The REU Site Polymer Science and Engineering at The University of Akron, a.k.a. UAkron-REU, is a nurturing academic environment for undergraduate exploration, education and research in science and engineering of polymeric materials, including its scientific challenges and future opportunities. Each year 10 NSF-funded undergraduate students from all over the country participate in the program where they gain practical, hands-on research experience in a fundamental aspect of polymer science or engineering. Summer interns choose the scientific area of their interest from among the many fields currently being pursued by the research faculties. The current scientific areas include: Polymer Chemistry, Physics, and Engineering, and Biomaterials. Summer interns have access to research equipment to carry out their projects. Moreover, extensive mentoring efforts are in place to help the interns develop as scientists and engineers.
The summer program also has a rich educational component. Activities designed to provide perspective about future educational and career opportunities are integrated with mentored research activities including a one-week series of two-hour lectures about the fundamentals of polymer science and engineering, and a professional development series featuring panel discussions on career directions, ethics, and GRE preparation. In addition the interns organize: a faculty seminar series; Friday gatherings to discuss research progress; visits to various regional companies, government laboratories and local hospitals; and give an oral or poster presentation of research results at the Northeast Ohio Undergraduate Research Conference which is held in collaboration with Case Western Reserve University, Kent State University and NASA Glenn Research Center.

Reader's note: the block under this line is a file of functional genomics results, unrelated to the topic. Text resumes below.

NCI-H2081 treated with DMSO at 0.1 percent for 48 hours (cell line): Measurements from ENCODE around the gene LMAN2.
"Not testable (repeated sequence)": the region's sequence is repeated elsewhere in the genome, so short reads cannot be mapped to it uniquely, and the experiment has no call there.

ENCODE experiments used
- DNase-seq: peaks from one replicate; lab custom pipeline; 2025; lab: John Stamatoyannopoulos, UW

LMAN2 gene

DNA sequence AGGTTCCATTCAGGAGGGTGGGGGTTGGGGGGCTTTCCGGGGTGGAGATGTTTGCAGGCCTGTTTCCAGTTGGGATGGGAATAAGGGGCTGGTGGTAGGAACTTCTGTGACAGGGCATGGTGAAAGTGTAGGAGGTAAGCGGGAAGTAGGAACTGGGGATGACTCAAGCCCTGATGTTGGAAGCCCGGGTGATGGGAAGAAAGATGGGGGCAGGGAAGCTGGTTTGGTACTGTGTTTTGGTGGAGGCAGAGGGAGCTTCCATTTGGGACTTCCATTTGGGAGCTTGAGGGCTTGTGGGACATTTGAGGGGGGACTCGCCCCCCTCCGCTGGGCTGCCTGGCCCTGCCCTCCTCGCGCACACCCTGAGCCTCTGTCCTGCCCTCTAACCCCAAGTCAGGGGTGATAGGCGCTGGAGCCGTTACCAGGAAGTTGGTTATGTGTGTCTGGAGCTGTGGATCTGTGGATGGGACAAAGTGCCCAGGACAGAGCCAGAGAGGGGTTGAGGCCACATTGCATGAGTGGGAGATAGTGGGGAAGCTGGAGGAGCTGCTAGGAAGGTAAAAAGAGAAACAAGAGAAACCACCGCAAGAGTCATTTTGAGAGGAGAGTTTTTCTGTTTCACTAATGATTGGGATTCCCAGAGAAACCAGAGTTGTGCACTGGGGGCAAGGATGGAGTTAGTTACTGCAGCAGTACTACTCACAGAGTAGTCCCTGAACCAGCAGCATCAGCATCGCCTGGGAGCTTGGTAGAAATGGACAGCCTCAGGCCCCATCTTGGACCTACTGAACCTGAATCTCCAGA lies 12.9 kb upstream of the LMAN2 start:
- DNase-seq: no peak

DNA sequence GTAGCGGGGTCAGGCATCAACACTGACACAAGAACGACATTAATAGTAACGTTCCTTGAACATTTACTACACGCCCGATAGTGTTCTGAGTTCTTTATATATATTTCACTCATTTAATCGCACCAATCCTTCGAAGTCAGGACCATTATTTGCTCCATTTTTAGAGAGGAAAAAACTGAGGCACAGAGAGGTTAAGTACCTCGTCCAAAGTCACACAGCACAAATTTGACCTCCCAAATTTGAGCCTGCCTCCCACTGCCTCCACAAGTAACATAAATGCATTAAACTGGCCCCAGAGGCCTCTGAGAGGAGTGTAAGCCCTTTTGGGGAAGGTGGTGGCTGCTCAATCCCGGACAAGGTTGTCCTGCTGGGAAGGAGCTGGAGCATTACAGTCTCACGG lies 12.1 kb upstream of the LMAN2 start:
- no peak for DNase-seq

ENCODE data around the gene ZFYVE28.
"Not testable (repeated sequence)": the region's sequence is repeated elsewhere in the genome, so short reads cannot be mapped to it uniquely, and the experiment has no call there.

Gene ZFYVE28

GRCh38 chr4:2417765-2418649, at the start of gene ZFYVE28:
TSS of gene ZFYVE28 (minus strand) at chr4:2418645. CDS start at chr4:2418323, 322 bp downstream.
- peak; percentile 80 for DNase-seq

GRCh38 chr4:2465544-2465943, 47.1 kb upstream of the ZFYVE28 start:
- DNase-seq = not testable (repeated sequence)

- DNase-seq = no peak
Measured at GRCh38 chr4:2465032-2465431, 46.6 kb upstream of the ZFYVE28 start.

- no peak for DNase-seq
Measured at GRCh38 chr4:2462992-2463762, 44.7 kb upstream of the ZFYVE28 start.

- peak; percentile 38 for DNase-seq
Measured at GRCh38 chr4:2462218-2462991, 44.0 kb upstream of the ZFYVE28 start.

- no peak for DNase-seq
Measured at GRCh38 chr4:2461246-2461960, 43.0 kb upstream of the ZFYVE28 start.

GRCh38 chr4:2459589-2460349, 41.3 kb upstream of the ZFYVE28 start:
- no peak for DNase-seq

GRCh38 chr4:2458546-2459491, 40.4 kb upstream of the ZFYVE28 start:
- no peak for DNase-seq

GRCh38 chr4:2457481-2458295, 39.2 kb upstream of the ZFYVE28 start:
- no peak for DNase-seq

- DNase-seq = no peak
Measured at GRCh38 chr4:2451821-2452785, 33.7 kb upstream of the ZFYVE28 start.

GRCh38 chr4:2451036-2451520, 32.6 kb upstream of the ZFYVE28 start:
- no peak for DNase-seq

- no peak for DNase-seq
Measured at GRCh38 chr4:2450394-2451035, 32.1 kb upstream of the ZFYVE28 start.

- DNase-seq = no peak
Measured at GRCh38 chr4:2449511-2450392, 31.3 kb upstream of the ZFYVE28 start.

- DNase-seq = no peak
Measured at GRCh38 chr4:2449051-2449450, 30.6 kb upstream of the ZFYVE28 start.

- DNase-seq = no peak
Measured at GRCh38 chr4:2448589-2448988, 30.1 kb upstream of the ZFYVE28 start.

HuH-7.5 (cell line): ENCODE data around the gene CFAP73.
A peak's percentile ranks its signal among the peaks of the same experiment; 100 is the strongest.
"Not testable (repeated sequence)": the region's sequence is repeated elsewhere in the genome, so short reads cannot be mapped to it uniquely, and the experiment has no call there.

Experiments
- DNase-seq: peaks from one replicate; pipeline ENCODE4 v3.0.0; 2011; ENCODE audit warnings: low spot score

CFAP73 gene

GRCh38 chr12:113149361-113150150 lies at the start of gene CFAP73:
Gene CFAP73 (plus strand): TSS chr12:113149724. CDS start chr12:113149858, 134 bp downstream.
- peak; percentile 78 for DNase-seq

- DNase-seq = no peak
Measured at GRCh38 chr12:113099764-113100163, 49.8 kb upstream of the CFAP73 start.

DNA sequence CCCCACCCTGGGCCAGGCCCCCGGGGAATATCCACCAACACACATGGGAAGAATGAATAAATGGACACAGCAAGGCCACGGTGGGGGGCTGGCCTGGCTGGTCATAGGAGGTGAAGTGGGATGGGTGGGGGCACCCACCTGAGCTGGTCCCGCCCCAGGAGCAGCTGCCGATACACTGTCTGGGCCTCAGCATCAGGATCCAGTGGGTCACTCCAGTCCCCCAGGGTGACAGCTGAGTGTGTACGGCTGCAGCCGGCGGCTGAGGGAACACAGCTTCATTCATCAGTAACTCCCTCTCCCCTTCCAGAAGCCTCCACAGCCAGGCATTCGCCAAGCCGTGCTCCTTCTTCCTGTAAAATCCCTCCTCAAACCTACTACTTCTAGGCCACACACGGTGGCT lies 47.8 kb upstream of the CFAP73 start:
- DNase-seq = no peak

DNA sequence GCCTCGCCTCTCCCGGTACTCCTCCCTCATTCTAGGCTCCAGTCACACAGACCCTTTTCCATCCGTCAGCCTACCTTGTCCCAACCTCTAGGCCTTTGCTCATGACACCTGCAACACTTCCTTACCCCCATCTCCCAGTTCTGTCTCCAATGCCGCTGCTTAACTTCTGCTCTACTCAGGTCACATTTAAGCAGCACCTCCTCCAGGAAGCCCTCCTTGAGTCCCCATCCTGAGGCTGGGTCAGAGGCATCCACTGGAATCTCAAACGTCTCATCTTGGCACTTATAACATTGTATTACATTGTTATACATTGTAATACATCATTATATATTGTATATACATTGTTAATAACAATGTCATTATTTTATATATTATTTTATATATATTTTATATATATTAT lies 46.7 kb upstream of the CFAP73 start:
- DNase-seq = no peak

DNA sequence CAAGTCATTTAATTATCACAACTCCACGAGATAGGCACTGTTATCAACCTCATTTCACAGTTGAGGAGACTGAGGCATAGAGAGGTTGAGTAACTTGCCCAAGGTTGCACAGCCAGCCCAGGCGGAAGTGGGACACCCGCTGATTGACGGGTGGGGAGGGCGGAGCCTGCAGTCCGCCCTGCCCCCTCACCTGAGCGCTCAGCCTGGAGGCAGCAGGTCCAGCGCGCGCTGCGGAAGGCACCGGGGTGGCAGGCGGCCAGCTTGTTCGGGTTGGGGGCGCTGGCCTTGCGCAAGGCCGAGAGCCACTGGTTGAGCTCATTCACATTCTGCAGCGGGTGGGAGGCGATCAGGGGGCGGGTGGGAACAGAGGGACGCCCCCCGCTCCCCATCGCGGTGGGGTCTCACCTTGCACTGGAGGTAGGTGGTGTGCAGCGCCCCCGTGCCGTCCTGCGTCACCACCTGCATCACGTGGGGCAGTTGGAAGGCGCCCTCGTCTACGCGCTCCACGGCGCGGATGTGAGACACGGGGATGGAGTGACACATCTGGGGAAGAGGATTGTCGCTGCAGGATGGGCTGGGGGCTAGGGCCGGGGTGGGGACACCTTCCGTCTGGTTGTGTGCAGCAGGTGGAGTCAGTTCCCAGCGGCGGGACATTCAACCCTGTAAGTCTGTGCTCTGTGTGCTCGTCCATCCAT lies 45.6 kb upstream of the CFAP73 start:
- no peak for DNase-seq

(UAkron-REU) was to expose thirty NSF-funded undergraduate students to the multidisciplinary fields of Polymer Science, Polymer Engineering, and Polymer-related Biomaterials through a 12-week summer internship program. The program featured a practical, hands-on research experience in a fundamental aspect of Polymer Science, Polymer Engineering, or Polymer-related Biomaterials; a one-week series of two-hour lectures on the fundamentals of Polymer Science, Polymer Engineering, and Polymer-related Biomaterials; a professional development series featuring panel discussions on career directions (academic careers, industrial careers, government or non-profit laboratory careers, and non-traditional careers), ethics, and preparing for graduate school; a faculty seminar series; weekly gatherings of the interns to discuss research progress; visits to the Calhoun Laboratory at the Akron General Medical Center, The Goodyear Tire and Rubber Company, The Lubrizol Corporation, Bridgestone Americas, and NASA Glenn Research Center; and culminated in an oral and/or poster presentation of their research results at the Northeast Ohio Undergraduate Research Conference, which was hosted by Kent State University in 2010, the Ohio Aerospace Institute in 2011 and The University of Akron in 2012. Over the three year period of NSF support, our program showed continuous improvement towards a diverse and well-balanced group. The interns came from colleges and universities in Ohio, Minnesota, Pennsylvania, Indiana, New York, Michigan, California, Colorado, North Carolina, Massachusetts, South Carolina, Vermont, Maryland, Georgia, and Montana. The students were majoring in Mathematics, Plastics Engineering, Computer Engineering, Biological Engineering, Biology, Mechanical Engineering, Chemistry, Physics, Biochemistry, Materials Science and Engineering, Forensic Science, Biomedical Engineering and Chemical Engineering. In terms of race and gender, the 2012 group of interns was made of 53% Whites, 23% African Americans, 12% Hispanics and 12% Asians. In terms of gender, the program had 53% males and 47% females. Twenty six faculties mentored the students. The research done by the interns was at the frontier of Polymer Science, Polymer Engineering, and Polymer-related Biomaterials. All interns carried out their own research projects by themselves under the supervision of a faculty member, post-doctoral research associate or graduate student. Some scientific/engineering areas of research were: Physics of glassy materials, Synthesis of advanced macromolecules, Synthesis of quantum dots, Gels for Tissue Engineering, Modification of biodegradable polymers, Synthesis of materials for fuel cells, Mechanical properties of gels, Characterization of polymeric materials with mass spectroscopy and organic solar cells. In addition to the research experience, two major goals of the REU Site were to rapidly assimilate the interns into the department while promoting intern-intern interactions, and to expose the interns to career opportunities in polymer research and manufacturing. The summer program began with an orientation in which the PI first introduced the students to each other, to the REU program and the college, followed by tours given by our graduate students. In the afternoon, safety issues were discussed and training was done. The PI closed the orientation with a description of the requirements and expectations for the REU program. During the first week four faculties gave a series of lectures about Polymer Science and Engineering, and Polymer-related Biomaterials. Two lectures on Ethics were also given. We also held various faculty research seminars with the interns which covered all major topics in the fields of Polymer Science and Engineering, and Polymer-related Biomaterials. Moreover, we held a series of panel discussions about career directions (industry, government, academia and non-traditional) that were offered by speakers from local companies, other universities, federal agencies, etc. We also had many gatherings of all the interns in an informal lunch to discuss their research progress, meet each other, meet graduate students in the department, learn how to organize their research results into a written abstract, and poster and oral presentations, and for the visits to companies and other institutions. Subsequent luncheon meetings involved graduate students from the department who described their research, background and career goals. The Akron General Medical Center, The Goodyear Tire and Rubber Company, Bridgestone Americas, The Lubrizol Corporation and NASA Glenn Research Center provided tours of their facilities and demonstrations. The interns presented their summer research results at the Northeast Ohio Undergraduate Research Conference with two interns each from KSU, CWRU, NASA and UAkron giving 20-minute oral presentations. The NSF-supported interns contributed 30 posters to the conference over the three year period. Finally, it is worth mentioning that 66% of our 2010 summer REU interns that graduated on May 2012 or earlier are either pursuing a degree in a STEM field or working in the industrial sector in a STEM-related position. In the case of our 2011 summer REU interns that graduated on May 2012 or earlier, the percentage of them pursuing a graduate degree in a STEM field or working in a STEM-related position stands at 87.5%.